— I wonder, said Hermes, what it would be like if animals had human intelligence.

— I’ll wager a year’s servitude, answered Apollo, that animals – any animal you like – would be even more unhappy than humans are, if they were given human intelligence.

And so it begins: a bet between the gods Hermes and Apollo leads them to grant human consciousness and language to a group of dogs overnighting at a Toronto vet­erinary clinic. Suddenly capable of more complex thought, the pack is torn between those who resist the new ways of thinking, preferring the old ‘dog’ ways, and those who embrace the change. The gods watch from above as the dogs venture into their newly unfamiliar world, as they become divided among themselves, as each struggles with new thoughts and feelings. Wily Benjy moves from home to home, Prince becomes a poet, and Majnoun forges a relationship with a kind couple that stops even the Fates in their tracks.

André Alexis’s contemporary take on the apologue offers an utterly compelling and affecting look at the beauty and perils of human consciousness. By turns meditative and devastating, charming and strange, Fifteen Dogs shows you can teach an old genre new tricks. (Provided by the Publisher)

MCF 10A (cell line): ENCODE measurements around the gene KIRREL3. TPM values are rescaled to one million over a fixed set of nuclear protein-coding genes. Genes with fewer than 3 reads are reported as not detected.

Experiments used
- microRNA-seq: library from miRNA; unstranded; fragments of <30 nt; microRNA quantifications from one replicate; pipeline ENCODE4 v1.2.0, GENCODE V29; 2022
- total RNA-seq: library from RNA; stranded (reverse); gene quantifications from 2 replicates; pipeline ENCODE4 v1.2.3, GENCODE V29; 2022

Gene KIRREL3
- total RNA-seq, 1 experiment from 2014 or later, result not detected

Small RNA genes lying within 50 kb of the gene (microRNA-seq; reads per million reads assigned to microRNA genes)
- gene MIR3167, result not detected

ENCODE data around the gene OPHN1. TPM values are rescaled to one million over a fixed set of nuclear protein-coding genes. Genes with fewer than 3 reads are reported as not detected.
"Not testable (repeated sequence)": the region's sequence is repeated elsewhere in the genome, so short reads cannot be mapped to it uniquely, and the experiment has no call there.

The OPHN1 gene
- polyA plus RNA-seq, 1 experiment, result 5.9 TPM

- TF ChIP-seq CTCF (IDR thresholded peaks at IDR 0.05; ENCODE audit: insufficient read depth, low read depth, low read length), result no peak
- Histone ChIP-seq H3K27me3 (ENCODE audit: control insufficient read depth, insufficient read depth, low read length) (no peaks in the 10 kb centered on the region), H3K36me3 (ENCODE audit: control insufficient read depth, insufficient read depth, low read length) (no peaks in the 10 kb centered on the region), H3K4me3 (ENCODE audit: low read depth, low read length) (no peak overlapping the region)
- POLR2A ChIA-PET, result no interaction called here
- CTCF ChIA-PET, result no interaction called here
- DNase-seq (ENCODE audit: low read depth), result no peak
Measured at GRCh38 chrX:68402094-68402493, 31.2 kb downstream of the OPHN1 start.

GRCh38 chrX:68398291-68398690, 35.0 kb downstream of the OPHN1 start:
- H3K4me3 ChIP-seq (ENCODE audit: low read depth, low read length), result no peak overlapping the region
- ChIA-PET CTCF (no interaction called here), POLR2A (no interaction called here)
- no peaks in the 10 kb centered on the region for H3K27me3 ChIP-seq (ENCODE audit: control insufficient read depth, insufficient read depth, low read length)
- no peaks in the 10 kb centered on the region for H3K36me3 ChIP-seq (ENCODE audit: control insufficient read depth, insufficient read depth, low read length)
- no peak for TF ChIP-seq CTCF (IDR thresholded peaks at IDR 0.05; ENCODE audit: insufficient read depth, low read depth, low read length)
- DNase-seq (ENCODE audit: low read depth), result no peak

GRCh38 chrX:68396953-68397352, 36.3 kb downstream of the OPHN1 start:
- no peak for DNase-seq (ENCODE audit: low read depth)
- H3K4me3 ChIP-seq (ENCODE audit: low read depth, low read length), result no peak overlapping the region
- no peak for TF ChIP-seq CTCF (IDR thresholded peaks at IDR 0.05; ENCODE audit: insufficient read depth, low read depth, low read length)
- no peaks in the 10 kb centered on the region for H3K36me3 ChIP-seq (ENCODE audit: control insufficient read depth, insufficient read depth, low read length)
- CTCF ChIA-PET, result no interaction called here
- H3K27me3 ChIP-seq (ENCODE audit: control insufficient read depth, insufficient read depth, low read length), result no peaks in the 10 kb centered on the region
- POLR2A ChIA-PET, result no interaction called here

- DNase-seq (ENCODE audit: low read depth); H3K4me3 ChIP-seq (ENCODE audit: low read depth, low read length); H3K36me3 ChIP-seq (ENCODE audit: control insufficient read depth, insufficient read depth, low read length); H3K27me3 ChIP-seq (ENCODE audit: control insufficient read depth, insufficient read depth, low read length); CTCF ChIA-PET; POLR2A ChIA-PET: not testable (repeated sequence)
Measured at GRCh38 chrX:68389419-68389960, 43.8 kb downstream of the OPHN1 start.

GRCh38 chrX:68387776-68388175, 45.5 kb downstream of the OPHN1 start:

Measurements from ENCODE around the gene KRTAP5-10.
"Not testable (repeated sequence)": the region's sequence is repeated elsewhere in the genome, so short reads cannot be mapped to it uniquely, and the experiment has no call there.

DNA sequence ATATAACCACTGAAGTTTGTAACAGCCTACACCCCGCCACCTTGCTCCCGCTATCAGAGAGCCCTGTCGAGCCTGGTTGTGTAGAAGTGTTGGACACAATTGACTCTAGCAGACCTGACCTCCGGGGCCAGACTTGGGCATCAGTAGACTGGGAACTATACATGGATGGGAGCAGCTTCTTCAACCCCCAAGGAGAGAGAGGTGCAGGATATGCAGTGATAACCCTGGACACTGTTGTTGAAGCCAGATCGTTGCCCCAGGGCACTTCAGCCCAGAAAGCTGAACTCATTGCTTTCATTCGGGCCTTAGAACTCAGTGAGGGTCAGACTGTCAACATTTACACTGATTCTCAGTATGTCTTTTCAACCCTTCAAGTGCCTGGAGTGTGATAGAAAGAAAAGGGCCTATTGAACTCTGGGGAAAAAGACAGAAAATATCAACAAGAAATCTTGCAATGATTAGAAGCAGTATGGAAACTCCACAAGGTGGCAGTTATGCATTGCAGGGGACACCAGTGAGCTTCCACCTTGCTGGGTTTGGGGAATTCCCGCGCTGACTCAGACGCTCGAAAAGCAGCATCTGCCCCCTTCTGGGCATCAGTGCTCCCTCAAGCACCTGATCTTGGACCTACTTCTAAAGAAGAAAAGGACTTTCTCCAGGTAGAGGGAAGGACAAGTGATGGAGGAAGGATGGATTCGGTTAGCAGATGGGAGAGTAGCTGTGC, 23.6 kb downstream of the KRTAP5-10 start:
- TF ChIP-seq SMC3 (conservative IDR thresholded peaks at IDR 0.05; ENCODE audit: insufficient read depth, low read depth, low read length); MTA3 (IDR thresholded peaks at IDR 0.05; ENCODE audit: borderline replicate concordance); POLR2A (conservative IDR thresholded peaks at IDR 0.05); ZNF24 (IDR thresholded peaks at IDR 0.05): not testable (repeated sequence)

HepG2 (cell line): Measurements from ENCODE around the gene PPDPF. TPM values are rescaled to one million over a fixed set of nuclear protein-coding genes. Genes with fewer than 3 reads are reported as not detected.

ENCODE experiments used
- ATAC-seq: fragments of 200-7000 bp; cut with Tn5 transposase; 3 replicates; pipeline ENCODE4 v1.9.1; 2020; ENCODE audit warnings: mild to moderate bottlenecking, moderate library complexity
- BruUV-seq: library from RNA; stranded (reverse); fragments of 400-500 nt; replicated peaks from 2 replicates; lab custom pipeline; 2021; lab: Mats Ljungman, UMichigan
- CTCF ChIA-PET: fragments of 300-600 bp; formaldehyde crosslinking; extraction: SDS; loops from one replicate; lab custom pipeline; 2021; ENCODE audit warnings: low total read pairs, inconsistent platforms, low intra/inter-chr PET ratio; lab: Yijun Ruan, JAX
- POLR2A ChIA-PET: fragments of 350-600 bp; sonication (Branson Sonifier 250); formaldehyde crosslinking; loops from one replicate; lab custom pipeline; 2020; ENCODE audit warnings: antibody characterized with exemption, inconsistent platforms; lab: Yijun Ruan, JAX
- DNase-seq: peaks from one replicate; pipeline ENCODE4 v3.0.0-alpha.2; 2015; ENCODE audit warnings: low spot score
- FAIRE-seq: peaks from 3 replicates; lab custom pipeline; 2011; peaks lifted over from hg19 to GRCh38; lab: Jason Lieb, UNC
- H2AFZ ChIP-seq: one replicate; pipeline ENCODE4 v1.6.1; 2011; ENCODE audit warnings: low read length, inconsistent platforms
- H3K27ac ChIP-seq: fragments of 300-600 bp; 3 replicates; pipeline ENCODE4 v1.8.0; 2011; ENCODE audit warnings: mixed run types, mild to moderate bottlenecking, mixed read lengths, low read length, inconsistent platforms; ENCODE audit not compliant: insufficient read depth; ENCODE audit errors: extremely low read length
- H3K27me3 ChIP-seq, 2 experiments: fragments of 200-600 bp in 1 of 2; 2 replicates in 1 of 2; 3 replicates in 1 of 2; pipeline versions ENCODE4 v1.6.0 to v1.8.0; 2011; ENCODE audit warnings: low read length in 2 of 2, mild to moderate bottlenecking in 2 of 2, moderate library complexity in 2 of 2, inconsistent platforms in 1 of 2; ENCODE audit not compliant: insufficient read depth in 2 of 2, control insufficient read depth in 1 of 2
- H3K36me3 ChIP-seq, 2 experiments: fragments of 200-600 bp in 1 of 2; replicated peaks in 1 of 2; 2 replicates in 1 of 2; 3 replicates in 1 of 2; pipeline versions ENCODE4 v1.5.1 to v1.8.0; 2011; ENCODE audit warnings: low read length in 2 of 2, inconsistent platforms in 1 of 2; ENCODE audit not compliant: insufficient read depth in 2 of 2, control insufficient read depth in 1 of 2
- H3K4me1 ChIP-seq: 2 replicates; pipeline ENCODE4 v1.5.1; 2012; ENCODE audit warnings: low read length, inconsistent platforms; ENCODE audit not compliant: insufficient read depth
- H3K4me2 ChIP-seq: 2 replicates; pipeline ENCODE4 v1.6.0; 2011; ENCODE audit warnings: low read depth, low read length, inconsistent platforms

CBC Canada Reads information about the author and title

What is an apologue?

Q & A with Andre Alexis: Fifteen Dogs author talks about animals as allegory and his bond with words

Wager of the Gods – Andre Alexis (an Ideas broadcast on CBC Radio)

Review in the Globe and Mail

Review in The Star

Review in Fjords

Canada Reads 2017 @ Sapl – The Break

Find out more about Canada Reads 2017 @ the Library

break-vermetteWhen Stella, a young Métis mother, looks out her window one evening and spots someone in trouble on the Break ― a barren field on an isolated strip of land outside her house ― she calls the police to alert them to a possible crime.

In a series of shifting narratives, people who are connected, both directly and indirectly, with the victim ― police, family, and friends ― tell their personal stories leading up to that fateful night. Lou, a social worker, grapples with the departure of her live-in boyfriend. Cheryl, an artist, mourns the premature death of her sister Rain. Paulina, a single mother, struggles to trust her new partner. Phoenix, a homeless teenager, is released from a youth detention centre. Officer Scott, a Métis policeman, feels caught between two worlds as he patrols the city. Through their various perspectives a larger, more comprehensive story about lives of the residents in Winnipeg’s North End is exposed.